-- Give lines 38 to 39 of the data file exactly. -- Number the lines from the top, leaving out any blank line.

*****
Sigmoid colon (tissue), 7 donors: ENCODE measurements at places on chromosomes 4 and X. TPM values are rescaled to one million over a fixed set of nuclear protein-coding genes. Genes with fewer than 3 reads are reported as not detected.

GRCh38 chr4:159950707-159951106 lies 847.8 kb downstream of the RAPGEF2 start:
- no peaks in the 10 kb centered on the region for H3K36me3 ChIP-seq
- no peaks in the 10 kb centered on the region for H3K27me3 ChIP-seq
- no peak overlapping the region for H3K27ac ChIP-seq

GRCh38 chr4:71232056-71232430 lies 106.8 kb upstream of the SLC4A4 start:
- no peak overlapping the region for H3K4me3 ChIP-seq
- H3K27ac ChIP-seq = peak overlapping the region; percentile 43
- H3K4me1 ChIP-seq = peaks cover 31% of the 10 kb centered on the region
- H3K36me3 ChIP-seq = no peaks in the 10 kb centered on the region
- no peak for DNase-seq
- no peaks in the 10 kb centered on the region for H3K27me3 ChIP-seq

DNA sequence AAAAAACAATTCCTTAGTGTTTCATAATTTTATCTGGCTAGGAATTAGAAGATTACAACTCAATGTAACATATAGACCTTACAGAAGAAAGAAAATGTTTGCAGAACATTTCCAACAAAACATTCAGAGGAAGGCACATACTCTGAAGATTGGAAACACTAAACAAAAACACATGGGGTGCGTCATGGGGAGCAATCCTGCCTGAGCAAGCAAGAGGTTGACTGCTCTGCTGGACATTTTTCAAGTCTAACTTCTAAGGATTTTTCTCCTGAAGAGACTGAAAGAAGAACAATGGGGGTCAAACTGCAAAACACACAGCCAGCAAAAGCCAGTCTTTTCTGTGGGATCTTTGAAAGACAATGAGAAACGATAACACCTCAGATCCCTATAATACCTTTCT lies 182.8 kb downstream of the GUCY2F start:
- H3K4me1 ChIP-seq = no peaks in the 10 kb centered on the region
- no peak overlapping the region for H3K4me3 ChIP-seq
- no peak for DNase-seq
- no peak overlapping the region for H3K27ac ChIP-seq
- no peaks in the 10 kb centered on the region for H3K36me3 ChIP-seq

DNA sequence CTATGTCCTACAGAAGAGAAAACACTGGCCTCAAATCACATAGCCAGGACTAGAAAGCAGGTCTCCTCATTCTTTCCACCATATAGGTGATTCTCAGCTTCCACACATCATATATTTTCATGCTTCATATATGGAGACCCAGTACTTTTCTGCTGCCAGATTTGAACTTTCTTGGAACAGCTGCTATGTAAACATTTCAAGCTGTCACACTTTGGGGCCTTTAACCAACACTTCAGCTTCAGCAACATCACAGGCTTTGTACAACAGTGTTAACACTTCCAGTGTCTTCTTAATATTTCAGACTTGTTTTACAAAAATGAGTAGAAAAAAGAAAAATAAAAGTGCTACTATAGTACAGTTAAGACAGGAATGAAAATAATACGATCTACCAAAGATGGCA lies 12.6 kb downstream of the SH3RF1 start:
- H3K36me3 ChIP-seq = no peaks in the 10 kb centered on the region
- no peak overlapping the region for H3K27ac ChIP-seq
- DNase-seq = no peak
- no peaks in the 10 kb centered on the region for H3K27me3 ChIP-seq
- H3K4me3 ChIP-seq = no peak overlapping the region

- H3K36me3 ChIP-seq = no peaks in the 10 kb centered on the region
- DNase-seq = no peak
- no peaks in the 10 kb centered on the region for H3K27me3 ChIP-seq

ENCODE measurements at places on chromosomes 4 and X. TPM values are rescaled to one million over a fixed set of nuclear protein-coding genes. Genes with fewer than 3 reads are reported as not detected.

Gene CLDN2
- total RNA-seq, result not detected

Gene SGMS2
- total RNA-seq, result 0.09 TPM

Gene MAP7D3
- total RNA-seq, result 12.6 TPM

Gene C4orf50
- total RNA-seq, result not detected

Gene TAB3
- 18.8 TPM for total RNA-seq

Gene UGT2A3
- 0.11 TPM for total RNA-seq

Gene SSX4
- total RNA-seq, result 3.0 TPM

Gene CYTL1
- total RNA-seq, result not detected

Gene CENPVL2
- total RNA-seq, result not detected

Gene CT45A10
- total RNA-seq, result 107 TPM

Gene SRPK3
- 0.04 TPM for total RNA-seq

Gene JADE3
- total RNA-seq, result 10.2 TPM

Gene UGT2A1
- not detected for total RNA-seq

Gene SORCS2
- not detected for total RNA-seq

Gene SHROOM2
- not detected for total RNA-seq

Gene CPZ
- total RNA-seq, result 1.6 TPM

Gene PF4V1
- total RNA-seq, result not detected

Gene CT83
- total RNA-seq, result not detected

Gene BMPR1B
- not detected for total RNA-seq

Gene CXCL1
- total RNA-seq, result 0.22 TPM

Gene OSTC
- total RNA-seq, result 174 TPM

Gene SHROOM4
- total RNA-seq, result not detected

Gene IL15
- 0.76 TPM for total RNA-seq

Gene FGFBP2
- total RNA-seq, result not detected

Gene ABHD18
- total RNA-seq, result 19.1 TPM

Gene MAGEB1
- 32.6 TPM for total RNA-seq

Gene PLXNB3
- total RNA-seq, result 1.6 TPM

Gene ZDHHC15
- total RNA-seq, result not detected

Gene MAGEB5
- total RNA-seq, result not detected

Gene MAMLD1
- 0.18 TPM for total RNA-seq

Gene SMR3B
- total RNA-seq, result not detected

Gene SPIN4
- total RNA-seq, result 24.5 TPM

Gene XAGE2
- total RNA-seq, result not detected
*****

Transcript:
- 18.8 TPM for total RNA-seq

Gene UGT2A3